What's Worth Watching: Playing House on USA and Stephen Colbert's debut on Late Show on CBS for Tuesday, September 8

Matt Roush
PLAYING HOUSE -- "Celebrate Me Scones" Episode 208 -- Pictured: Kenny Loggins -- (Photo by: Michael Yarish/USA Network)
Michael Yarish/USA Network

Playing House, "Officer of the Year" and "Celebrate Me Scones" (Tuesday, Sept. 8, 10/9c, USA Network)

 Late Show With Stephen Colbert, Premiere, (Tuesday, Sept. 8, 11:35:10:35c, CBS)

Kenny Loggins may be their musical idol—which becomes even more clear by the end of the night—but the "Girls Just Want to Have Fun" anthem of fellow ’80s icon Cyndi Lauper could just as easily underscore the antics of female buddy combo Jessica St. Clair and Lennon Parham, as their endearingly goofy Playing House sitcom signs off for a second season with back-to-back episodes.

The first half-hour is classic rom-com, in which Emma (St. Clair) struggles with her feelings as she oversees planning for the annual Policeman's Ball—where, naturally, her lifelong crush Mark (the estimable Keegan-Michael Key), who recently signed his divorce papers, is being honored. Sound the triangle alert, because Emma's currently attached to Rabbi Dan (adorable Kyle Bornheimer), who we all know is probably too nice a guy for her. At least Maggie (Parham), attending the ball as Mark's platonic date, is on hand to keep her BFF grounded—if she's not too distracted by the attentions of her own eccentric ex, Bruce (Brad Morris). The emotional stakes are high, but Playing House shines even in the throwaway moments, like when Emma calls the resourceful Maggie her "Mrs. Patmore," triggering a Downton Abbey riff. Because, why not.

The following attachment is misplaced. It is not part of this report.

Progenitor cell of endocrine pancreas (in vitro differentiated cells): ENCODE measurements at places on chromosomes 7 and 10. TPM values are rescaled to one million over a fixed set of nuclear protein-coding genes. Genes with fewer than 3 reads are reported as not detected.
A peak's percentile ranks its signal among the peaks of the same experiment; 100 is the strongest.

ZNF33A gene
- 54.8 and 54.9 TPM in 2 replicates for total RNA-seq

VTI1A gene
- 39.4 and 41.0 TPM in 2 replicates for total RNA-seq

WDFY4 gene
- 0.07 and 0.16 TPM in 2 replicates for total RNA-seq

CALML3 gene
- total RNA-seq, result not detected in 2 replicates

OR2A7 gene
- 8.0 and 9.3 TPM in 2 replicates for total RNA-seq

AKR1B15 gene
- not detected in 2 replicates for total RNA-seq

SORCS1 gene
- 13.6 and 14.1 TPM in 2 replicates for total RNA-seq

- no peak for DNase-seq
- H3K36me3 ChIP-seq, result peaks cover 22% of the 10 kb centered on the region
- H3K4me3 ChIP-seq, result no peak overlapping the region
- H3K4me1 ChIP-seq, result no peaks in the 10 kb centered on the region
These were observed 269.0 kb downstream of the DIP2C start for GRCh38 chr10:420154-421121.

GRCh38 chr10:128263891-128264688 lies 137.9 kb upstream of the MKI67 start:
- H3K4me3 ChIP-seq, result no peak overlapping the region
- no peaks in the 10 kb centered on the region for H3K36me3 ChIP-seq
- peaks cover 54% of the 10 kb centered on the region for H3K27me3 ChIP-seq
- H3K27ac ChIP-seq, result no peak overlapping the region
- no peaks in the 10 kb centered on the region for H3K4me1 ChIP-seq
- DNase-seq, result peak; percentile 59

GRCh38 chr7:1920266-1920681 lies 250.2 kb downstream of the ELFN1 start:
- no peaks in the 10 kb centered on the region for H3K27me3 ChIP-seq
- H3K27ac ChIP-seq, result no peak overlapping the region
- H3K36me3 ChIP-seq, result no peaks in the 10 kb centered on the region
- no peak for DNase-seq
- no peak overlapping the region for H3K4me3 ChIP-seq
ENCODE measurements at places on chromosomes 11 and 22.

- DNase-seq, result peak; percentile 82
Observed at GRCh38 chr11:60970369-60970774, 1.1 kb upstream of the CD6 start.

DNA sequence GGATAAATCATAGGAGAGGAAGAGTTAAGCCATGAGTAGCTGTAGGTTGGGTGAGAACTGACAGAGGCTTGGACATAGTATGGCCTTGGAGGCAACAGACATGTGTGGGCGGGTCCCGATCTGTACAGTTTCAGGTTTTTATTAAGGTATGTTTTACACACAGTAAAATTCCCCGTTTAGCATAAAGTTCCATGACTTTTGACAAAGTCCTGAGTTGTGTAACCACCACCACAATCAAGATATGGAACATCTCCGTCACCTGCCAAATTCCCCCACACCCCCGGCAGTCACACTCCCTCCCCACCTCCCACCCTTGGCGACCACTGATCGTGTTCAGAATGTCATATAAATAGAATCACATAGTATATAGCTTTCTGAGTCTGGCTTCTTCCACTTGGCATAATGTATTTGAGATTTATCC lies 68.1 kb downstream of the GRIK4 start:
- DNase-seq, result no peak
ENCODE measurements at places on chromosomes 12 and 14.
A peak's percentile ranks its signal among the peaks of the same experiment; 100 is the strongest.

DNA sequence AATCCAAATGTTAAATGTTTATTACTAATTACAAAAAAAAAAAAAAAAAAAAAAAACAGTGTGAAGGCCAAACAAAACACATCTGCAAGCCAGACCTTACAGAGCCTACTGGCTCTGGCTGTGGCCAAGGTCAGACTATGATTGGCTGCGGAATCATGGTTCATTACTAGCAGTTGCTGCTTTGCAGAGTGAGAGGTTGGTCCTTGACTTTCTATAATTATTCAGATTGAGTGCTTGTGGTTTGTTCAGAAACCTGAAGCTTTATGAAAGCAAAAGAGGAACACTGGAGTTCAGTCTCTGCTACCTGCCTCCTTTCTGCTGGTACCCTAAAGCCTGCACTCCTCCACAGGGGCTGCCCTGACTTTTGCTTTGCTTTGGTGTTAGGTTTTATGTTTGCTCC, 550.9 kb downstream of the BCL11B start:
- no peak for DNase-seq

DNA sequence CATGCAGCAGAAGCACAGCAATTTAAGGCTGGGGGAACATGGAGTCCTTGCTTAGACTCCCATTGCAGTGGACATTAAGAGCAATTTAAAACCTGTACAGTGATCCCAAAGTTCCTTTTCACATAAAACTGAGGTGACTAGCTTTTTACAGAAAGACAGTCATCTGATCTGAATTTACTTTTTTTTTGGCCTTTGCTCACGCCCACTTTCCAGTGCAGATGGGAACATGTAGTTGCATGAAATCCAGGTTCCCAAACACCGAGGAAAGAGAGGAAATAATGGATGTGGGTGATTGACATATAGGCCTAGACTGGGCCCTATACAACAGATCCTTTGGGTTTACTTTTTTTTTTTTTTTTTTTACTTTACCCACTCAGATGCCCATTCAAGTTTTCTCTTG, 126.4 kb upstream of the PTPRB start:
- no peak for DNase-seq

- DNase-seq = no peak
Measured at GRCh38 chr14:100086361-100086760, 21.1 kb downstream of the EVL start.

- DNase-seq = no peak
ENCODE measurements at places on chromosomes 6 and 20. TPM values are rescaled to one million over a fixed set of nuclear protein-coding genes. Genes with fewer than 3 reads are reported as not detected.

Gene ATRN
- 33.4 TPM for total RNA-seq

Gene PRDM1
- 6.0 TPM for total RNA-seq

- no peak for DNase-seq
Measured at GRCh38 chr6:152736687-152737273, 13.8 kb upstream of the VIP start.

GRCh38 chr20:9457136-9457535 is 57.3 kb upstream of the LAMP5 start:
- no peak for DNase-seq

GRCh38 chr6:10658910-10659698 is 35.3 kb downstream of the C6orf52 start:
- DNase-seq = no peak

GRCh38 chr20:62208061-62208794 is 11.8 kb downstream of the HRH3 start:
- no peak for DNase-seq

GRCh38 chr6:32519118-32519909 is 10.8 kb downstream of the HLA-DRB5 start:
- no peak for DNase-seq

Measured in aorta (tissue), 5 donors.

The season finale is more of a lark, a farcical caper that puts these loopy ladies in alarming proximity to their pop-god Kenny Loggins when he comes to Hartford for a concert, stimulating memories of their Footloose dreams (which we witness in a charming home-movie sequence from their teen years). Maggie's brother Zach (Zach Woods, the neurotic beanpole from Silicon Valley) may have scored them tickets, but wacky circumstance causes them to go undercover as fake roadies, where (shades of classic Lucy) they end up in Kenny's snack-laden green room for a full-on fan-girl meltdown. Playing House is screwball comedy of the highest order, and if otherwise comedy-shy USA can't find a suitable companion piece, might I suggest sending it over to sister channel Bravo and pairing it with Odd Mom Out.

THE LATE SHIFT: Stay up afterward for an historic event in the ever-changing landscape of late-night TV talk, as former Comedy Central star Stephen Colbert takes possession of the Ed Sullivan (later David Letterman) Theater and gets a chance to finally be himself as the host of CBS's The Late Show With Stephen Colbert. Expectations are huge, especially in the wake of Jon Stewart's departure from The Daily Show last month, that Colbert will provide real substance in his barbed comedy, filling a topical void at least until Trevor Noah takes over the Daily Show hot seat in three weeks. Greeting presidential candidate Jeb Bush and actor/activist George Clooney on his opening night is a clear sign that Colbert won't just be playing games in his splashy new Broadway setting. (Music will be provided by new Late Show bandleader Jon Batiste and his band Stay Human, with special guests.)